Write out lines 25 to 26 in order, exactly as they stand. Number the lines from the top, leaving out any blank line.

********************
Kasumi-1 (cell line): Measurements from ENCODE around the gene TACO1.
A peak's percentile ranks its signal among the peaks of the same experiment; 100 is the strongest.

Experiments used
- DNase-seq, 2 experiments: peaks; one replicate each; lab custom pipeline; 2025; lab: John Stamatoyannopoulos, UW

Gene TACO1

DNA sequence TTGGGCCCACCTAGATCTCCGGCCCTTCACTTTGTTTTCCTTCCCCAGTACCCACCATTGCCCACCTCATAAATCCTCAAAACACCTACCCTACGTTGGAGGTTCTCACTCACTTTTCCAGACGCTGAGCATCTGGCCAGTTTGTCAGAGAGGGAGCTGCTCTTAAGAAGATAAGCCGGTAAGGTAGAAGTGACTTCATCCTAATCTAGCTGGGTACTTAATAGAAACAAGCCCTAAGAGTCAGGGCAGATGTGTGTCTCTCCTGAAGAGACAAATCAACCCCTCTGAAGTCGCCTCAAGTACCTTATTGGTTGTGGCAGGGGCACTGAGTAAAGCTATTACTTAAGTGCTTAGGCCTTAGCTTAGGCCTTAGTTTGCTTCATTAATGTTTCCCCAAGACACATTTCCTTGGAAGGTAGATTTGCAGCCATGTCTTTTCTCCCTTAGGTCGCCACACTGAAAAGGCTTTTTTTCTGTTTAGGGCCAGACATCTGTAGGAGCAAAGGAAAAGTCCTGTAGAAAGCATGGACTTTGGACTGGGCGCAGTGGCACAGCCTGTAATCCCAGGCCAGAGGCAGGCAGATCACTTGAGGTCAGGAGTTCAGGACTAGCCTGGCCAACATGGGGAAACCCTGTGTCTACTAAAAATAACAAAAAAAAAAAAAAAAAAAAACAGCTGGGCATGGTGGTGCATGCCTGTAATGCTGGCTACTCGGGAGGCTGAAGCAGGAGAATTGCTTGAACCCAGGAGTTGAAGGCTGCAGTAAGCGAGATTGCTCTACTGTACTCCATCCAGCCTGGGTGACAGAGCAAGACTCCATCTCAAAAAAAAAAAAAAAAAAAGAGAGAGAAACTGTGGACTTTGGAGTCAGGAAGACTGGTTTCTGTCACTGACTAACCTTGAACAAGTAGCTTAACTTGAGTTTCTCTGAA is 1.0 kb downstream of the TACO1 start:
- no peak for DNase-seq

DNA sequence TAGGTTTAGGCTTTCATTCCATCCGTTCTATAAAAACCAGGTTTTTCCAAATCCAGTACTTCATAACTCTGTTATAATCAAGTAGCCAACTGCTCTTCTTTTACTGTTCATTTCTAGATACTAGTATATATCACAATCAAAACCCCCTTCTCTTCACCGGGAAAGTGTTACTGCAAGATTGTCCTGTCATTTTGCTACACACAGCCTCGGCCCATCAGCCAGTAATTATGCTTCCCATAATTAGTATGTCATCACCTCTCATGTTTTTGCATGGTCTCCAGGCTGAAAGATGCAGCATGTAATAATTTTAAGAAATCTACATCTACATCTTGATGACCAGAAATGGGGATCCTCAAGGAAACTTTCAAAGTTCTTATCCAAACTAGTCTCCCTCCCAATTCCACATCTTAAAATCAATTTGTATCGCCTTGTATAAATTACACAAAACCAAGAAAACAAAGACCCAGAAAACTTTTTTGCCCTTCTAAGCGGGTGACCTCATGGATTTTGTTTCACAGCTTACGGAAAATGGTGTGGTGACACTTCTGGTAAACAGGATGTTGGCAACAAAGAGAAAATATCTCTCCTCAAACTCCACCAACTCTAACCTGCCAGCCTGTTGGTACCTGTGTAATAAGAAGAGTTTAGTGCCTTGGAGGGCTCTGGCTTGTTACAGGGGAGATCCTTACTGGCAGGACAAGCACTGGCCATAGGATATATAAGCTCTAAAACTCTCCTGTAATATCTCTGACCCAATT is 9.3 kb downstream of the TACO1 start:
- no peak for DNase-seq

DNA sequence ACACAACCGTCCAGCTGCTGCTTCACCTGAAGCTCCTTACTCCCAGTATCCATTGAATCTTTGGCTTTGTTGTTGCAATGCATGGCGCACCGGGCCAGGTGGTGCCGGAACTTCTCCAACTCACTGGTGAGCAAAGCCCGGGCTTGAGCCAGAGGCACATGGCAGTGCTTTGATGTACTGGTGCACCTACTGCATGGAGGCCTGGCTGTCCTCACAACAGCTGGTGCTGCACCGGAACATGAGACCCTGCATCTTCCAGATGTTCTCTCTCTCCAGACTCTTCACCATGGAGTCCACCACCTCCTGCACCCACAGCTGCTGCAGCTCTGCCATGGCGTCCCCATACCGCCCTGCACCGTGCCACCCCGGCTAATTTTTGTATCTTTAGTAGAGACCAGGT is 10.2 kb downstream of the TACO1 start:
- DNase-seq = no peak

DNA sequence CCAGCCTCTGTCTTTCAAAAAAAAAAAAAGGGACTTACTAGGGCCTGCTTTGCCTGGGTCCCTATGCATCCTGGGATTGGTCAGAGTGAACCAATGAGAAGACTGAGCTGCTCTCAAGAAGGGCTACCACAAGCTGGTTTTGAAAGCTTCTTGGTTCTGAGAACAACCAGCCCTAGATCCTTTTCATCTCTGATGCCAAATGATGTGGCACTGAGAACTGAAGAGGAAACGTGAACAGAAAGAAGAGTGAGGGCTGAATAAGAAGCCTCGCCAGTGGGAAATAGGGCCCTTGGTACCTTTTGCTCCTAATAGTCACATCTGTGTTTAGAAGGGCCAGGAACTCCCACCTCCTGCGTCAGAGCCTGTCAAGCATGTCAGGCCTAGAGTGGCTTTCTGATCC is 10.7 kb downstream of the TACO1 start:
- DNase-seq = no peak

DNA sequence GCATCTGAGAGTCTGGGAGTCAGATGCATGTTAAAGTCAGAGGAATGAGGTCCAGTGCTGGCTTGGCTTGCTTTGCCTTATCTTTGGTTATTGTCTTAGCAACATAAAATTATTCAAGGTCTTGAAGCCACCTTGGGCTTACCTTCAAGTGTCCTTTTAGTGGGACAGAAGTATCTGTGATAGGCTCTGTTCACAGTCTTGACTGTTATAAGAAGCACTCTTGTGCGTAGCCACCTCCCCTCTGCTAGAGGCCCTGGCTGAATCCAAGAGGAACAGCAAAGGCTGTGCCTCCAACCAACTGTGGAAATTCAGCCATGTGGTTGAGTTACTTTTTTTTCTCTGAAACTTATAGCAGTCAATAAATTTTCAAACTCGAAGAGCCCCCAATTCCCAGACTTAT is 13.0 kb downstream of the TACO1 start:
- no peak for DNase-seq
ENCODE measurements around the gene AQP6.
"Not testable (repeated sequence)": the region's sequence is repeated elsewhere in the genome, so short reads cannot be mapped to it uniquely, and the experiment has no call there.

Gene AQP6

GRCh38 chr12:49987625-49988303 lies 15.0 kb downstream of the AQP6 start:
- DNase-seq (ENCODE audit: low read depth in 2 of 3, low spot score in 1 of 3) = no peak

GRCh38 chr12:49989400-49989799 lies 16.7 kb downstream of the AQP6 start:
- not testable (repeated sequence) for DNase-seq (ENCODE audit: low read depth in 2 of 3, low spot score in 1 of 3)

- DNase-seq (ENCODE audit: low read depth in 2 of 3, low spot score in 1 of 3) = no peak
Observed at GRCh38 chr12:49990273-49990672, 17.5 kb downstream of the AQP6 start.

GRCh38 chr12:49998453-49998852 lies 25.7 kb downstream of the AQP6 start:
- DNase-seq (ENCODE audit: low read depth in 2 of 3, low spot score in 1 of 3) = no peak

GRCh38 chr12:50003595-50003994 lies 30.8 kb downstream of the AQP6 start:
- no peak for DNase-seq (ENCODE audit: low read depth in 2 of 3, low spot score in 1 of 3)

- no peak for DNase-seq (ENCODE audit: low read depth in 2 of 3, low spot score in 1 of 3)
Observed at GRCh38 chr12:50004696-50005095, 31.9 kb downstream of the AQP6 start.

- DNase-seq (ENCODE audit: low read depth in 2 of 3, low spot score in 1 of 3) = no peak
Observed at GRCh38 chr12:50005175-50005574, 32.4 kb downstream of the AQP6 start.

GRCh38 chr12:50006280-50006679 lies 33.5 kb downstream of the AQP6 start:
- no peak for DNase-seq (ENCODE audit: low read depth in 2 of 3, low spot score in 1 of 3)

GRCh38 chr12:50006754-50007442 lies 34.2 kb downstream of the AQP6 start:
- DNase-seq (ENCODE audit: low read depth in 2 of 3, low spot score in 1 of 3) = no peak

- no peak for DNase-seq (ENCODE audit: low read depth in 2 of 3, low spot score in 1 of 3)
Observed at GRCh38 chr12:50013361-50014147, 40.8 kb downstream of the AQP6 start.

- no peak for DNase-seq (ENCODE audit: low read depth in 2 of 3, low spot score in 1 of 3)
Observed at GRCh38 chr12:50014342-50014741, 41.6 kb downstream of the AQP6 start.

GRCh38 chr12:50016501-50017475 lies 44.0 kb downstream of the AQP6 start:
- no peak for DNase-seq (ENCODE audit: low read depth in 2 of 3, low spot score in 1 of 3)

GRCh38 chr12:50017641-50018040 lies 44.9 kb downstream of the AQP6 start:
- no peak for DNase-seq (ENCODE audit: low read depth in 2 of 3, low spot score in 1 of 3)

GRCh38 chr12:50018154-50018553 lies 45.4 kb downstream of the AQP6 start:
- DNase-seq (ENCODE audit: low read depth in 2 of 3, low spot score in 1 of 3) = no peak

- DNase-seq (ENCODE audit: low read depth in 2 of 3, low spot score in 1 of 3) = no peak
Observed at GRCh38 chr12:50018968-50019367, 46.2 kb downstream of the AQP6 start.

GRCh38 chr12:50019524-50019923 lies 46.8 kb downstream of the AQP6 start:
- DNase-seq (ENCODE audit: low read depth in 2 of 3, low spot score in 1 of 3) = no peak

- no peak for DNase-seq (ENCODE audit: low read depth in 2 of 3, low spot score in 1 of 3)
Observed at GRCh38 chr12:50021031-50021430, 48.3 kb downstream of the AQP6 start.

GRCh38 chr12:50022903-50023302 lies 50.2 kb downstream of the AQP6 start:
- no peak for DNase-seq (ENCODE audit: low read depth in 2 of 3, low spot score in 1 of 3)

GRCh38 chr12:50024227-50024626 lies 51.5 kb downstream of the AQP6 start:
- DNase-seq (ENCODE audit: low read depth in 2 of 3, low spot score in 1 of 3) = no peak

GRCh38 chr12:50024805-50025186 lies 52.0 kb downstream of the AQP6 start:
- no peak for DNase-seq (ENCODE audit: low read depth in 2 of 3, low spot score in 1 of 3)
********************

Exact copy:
GRCh38 chr12:49998453-49998852 lies 25.7 kb downstream of the AQP6 start:
- DNase-seq (ENCODE audit: low read depth in 2 of 3, low spot score in 1 of 3) = no peak